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Christina’s Fight Like A Girl Story (Rheumatoid Arthritis)

RA RibbonRheumatoid arthritis. I’ve known what that was since I was ten years old when my mom was diagnosed. Her disease has always been progressive and aggressive.My mom has never been a person who enjoys working out etc, and her disease soon made that impossible. As a young girl, you never think that’s going to happen to you. I always assumed that if anyone was going to get RA it would be my older sister, Sam.

But the summer before my senior year of high school, I started having pain in my feet during early morning cheerleading practice. I really thought nothing of it, I had been running a lot and assumed I just needed to cut back a little. I had my 18 year old physical that June. My mom had the doctor run a RA factor test, which the doctor didn’t want to do, but because of my mom’s disease, she ran anyway. A ‘normal’ RA factor is about 14….mine was 55. I didn’t really get it at the time, but I remember by mom being so upset. They say that they can’t prove rheumatoid arthritis is hereditary, but several people in my family have it. I went to see my mom’s rheumatologist and he started me on methotrexate and folic acid.

After about 6 months he started me on the injection Enbrel.I have been on that cocktail for the past 7 years. And I have been pretty much pain free for 6 1/2 years. That doesn’t mean I don’t have flare ups, or days where it takes my morning stiffness longer to go away. I still get sore when the weather changes, when I have to go off my medicine for longer than a month etc. I got married 1 year ago, and because I went from my dad’s insurance to my husbands, I had to be off Enbrel for about a month and a half. Let me tell you, I was in pain towards the end of that time. I felt bad for my husband, because he didn’t know how to help me.

During this time, I also moved from Minnesota to Wyoming. I live in Casper, which only has one rheumatologist. I saw her once, and was so turned off. Not only did she not really look at my medical history, but she was all about pain management, not management of my disease.I now drive 2 hours to Cheyenne to see my new rheumy who is great. The one thing I will give the Casper doctor credit for is making me more aware of the dangers of taking methotrexate. My previous rheumy never talked to me about getting pregnant on the drug. BAD NEWS. It is used in abortions, therefore causes women to miscarry or caused the fetus to be deformed. Thankfully I never got pregnant on it. We now know that I need to be off methotrexate for three months before we even attempt to get pregnant.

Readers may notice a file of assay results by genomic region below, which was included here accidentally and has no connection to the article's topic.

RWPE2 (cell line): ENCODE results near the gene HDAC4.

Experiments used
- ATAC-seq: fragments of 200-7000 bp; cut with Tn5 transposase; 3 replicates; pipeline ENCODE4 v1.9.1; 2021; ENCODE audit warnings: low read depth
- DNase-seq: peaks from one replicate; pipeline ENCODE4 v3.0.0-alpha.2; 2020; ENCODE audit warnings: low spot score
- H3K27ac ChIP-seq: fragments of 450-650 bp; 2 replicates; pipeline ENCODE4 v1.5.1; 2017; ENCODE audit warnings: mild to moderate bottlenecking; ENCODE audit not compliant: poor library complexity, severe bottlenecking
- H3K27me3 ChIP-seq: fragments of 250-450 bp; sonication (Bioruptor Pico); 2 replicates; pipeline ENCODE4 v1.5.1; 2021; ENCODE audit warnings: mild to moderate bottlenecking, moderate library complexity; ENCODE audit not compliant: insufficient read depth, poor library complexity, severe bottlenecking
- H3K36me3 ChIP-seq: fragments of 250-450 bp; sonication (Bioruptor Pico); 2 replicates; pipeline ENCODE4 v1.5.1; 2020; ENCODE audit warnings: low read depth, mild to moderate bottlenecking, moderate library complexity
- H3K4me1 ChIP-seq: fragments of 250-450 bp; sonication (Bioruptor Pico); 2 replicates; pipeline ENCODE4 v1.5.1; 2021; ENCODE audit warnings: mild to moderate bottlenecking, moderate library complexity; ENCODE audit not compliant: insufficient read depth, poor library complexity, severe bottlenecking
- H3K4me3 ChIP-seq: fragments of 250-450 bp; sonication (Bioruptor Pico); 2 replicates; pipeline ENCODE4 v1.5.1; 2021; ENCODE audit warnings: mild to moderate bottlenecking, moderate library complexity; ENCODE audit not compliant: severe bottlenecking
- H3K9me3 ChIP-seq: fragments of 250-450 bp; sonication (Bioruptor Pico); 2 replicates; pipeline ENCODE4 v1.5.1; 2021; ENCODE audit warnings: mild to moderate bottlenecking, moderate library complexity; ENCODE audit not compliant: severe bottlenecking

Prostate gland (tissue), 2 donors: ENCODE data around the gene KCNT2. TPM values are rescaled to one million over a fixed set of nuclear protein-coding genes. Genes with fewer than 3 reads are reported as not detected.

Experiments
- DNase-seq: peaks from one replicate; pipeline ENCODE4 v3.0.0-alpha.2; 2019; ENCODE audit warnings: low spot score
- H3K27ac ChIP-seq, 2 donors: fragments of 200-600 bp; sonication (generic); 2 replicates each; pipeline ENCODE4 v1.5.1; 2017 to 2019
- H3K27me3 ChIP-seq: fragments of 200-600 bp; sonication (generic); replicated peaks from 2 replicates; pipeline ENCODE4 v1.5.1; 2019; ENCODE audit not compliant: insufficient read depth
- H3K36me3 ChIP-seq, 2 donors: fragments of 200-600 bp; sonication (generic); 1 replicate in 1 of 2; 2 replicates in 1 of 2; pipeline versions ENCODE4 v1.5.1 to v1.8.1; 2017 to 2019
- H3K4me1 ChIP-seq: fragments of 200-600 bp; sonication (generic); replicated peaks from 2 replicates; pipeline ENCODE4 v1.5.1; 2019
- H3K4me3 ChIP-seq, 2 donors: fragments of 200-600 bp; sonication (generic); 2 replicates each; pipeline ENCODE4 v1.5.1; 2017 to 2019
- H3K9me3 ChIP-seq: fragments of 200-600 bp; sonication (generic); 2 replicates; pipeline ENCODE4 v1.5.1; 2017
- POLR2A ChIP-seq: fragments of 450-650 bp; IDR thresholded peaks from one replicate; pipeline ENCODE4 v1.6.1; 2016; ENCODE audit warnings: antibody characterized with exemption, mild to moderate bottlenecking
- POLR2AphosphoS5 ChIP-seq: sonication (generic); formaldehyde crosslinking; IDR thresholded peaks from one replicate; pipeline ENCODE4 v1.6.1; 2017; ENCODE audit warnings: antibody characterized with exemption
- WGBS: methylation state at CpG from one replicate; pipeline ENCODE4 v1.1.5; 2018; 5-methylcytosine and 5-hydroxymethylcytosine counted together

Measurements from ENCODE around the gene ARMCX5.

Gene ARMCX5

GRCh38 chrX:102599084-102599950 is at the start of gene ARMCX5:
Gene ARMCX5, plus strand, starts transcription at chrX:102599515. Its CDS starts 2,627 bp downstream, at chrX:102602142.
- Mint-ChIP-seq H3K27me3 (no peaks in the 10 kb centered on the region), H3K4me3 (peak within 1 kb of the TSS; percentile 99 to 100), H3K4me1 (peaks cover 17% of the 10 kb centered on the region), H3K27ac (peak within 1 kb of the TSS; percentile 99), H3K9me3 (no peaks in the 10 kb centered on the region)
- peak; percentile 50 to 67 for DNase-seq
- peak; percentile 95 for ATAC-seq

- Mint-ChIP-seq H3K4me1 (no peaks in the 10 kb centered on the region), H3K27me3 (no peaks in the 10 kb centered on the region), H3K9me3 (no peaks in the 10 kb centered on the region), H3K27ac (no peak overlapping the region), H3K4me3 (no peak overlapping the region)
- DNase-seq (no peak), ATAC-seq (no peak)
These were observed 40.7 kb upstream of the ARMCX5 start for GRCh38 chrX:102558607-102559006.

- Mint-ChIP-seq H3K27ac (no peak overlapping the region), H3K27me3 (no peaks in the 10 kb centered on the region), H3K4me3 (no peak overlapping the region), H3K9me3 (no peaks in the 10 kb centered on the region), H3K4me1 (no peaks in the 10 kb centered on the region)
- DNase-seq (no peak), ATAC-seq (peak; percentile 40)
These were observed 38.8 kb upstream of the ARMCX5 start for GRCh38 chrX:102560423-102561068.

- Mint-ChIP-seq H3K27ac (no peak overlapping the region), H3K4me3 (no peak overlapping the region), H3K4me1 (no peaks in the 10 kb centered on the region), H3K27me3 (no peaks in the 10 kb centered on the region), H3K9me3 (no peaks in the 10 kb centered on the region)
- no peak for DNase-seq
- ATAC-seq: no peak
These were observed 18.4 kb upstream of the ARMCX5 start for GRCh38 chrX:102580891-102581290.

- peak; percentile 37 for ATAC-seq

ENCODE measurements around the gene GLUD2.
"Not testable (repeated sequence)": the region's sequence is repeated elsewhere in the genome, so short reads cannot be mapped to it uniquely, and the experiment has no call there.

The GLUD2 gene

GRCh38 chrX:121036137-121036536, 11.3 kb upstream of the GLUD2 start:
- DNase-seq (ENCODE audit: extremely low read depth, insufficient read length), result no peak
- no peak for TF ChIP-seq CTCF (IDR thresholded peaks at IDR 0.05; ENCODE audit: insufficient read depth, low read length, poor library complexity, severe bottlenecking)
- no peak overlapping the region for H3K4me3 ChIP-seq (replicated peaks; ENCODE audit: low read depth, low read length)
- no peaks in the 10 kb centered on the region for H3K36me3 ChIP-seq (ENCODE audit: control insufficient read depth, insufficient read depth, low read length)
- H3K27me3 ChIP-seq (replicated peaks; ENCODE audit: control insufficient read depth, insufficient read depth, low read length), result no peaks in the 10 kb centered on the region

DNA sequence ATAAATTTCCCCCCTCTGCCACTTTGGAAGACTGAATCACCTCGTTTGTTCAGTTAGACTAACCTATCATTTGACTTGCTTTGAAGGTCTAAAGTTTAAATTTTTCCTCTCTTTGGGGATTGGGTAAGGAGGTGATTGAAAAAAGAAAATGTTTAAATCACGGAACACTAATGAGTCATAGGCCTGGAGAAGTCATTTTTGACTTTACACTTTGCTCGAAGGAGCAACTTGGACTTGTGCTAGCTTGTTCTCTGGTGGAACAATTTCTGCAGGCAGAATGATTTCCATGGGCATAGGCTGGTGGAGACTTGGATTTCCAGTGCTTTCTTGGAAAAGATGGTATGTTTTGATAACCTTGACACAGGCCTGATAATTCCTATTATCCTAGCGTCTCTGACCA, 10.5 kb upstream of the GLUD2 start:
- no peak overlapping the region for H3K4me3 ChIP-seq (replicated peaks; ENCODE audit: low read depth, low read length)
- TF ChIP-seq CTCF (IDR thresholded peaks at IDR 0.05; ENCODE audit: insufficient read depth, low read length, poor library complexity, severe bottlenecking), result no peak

I think the thing to remember is every body is different, so every disease will be different. I don’t have my mother’s disease, I have my own form of rheumatoid arthritis. My hands and feet have minor erosion, but so far, I’m doing pretty good. I don’t like it, and the future of how RA will effect my body is scary, but I can only take it one day at a time. My drug cocktail works for me, but I know it doesn’t work for everyone. I know that there are others who are in constant pain, my mother included. She has had 12 shoulder surgeries, her knuckles in all ten hand digits replaced, knuckles in her toes taken out, and two partial jaw replacements. Her strength and her will power are inspiring. They say that women with RA who get pregnant, 90% of the time their RA will go in remission and stay in remission for a period of time. That being said, their RA usually comes back stronger. These are the things that I ( a 23 year old) have to look forward to, but I refuse to have a rotten attitude about it:)

Christina
Wyoming
Submitted 7-17-2012

The informational content of this article is intended to convey a personal experience and, because every person’s experience is unique, should not be relied upon as a substitute for professional healthcare advice.

This article is intended to convey general educational information and should not be relied upon as a substitute for professional healthcare advice.

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